The lush cloud forests that tumble down the slopes of the Virunga Massif are divided by the borders of Uganda, Rwanda and the Democratic Republic of Congo, but together form a 46,000ha transfrontier conservation area rich with plant and animal life. This chain of eight volcanoes – six dormant, two active – is the natural habitat of 60% of the world’s 1,004 remaining mountain gorillas; a species which has been poached to the brink of extinction and cannot survive in captivity. The involvement of companies like Singita, who are able to support local government and communities by investing in impactful ecotourism projects in the region, is vital to the success of Rwanda’s conservation efforts. The opening of Singita Kwitonda Lodge on the edge of Volcanoes National Park in August 2019 presents an incredible opportunity for us to contribute to the conservation of these gentle giants.
In the 1960s, after more than half of the park had been converted to agricultural plots, the work of the late Dian Fossey drew much-needed international attention to the vulnerability of mountain gorillas and paved the way for the boom in gorilla trekking some 20 years later. By the late 1980s, the sale of trekking permits was the country’s third-largest revenue earner and local communities were reaping the economic benefits of the new tourism industry. Although tourism, like everything else in the country, was interrupted by the tragic 1994 genocide, which put a halt to gorilla trekking for nearly a decade, the resilience and compassion of the Rwandan people saved their culture and their natural heritage from further destruction. The Park officially reopened in 1999 and has since become one of the most popular wildlife destinations on the continent.
The 178-acre piece of land on which Singita Kwitonda will sit was once part of the park itself, and now forms part of an ambitious reforestation project. It is a plan which epitomises the sense of hope and optimism inherent in Rwanda’s people and is reflected in Singita’s commitment to conservation; a forward-thinking community focused on the upliftment of the whole. As the land in question has been under agriculture for many years, one of the priorities for its inclusion in the park is for it to be rehabilitated and reforested with appropriate local vegetation. To support this initiative, Singita has established an on-site nursery that already holds more than 60,000 plants.
Many of these plants have been purchased from our neighbouring communities, including a co-operative of 71 people running a nursery that we helped to establish, and continue to support through the sharing of skills and knowledge. Whilst large numbers of plants will be used to rehabilitate the land around the lodge, the next phase will require exponentially more specimens, as we scale up to reforest our entire property as well as support the government in the greater park expansion programme. The enormous scale of this reforestation initiative will ensure that the co-operative, and others like it, will be in business for a long time to come, whilst the ultimate success of the programme will be an expanded range and increasing population of mountain gorillas in the park.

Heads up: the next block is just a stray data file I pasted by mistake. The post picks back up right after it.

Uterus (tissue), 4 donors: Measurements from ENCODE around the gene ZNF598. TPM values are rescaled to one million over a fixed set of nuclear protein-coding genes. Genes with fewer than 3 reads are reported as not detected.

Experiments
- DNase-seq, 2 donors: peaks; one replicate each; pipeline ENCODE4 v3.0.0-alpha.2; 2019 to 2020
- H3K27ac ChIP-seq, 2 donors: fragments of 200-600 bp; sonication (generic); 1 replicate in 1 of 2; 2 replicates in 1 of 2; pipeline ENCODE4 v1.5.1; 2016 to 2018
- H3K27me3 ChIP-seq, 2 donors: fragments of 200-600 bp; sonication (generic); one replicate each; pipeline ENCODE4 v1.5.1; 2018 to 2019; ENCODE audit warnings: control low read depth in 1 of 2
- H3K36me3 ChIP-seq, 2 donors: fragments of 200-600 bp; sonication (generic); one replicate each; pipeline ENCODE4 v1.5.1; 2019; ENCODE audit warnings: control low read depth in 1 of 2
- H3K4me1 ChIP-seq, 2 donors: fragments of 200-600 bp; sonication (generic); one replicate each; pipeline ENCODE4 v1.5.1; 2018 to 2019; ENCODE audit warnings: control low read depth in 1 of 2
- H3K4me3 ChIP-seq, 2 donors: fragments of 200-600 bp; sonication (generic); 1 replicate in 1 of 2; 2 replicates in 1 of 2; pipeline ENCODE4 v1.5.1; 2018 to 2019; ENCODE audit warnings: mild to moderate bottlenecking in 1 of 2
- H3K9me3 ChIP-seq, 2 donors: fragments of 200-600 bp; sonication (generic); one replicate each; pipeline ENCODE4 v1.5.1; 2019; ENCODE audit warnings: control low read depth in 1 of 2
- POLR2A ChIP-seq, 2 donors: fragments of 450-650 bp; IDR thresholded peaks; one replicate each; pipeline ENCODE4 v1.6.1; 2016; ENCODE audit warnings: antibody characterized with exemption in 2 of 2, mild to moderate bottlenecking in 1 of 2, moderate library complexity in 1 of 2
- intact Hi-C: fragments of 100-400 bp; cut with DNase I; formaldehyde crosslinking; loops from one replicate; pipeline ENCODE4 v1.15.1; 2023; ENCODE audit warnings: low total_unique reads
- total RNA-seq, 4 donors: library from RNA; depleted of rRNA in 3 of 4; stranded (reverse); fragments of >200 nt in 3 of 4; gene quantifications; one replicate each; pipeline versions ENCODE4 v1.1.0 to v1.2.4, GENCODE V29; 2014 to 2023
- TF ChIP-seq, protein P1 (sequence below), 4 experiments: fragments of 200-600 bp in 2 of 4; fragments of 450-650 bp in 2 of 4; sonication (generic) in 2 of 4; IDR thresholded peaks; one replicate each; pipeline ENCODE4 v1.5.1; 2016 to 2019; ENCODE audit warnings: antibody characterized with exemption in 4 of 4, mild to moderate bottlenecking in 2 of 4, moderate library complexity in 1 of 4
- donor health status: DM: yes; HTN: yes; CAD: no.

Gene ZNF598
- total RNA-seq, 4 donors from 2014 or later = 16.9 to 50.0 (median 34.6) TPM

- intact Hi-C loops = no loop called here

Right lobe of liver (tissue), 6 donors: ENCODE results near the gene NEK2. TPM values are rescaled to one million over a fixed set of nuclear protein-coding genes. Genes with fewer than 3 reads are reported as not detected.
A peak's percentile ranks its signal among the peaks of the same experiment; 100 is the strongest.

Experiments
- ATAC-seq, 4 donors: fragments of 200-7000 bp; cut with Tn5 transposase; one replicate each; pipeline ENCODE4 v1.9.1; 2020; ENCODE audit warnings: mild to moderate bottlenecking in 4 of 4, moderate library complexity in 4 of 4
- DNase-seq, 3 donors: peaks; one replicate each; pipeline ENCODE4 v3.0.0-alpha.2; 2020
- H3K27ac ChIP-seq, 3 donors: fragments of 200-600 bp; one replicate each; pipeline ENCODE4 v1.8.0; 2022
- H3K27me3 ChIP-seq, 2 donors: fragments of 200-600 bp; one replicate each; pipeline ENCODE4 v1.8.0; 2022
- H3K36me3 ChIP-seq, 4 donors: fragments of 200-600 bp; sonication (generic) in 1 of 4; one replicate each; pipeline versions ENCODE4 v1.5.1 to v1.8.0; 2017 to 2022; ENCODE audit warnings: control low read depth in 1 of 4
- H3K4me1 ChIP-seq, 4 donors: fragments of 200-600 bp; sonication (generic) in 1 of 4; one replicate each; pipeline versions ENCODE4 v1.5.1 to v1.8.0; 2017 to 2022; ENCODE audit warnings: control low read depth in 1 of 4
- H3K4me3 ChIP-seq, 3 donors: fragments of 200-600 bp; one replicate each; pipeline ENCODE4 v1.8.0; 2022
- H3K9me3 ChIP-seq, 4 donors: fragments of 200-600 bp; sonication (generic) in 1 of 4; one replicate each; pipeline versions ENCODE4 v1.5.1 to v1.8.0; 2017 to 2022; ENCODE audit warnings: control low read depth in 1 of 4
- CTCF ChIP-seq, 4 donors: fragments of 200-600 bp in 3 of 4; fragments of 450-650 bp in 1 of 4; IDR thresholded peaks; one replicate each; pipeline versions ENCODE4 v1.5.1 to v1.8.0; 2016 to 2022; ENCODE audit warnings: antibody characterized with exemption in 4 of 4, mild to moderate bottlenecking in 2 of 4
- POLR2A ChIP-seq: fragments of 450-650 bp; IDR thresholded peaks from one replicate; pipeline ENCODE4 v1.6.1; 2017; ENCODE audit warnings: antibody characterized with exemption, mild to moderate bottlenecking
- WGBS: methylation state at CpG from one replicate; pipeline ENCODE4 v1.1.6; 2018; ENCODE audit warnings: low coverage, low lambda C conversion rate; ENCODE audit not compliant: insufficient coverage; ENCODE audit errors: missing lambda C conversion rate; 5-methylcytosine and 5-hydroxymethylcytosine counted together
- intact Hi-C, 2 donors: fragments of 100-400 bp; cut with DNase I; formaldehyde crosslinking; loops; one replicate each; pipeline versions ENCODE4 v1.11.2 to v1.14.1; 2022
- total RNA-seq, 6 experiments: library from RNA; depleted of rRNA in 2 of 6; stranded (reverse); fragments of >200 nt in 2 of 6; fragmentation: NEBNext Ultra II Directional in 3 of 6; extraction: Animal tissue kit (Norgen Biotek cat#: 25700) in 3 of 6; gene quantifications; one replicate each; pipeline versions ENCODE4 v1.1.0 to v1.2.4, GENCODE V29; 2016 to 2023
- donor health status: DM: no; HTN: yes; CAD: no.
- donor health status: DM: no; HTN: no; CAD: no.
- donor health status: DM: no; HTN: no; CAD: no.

Laying a solid foundation for sustainability in all aspects of construction and operation is another critical element of the establishment of Singita Kwitonda Lodge. This applies to the plant nursery in a number of ways, including the use of indigenous plants and the creation of an irrigation system which will use a significant amount of wastewater from the lodge. As one of three conservation pillars upon which Singita’s 100-year vision is built, the harmonious relationship between sustainability and its counterpoints of biodiversity and community are all elegantly encapsulated in the reforestation of this important ecosystem. By working with local communities to restore and maintain the biological integrity of the land in a sustainable manner, Kwitonda Lodge is fulfilling Singita’s purpose to preserve and protect Africa’s precious wilderness areas for future generations.
Fundamental to the design of Singita Kwitonda Lodge is treading lightly on the land and therefore sustainability is at the core of the construction project. The architects and interior designers are selecting locally sourced and produced materials for walling, ceilings and surface finishing. Find out more here: Setting the Standard for Sustainability at Singita Kwitonda Lodge »
Set within a landscape of wetlands and lush meadows, there will be eight suites and a four-bedroom villa linked by volcanic rock pathways to a central lodge. Bookings are open now – read our online brochure to find out more or contact our Reservations team to plan your visit to this very special piece of Africa.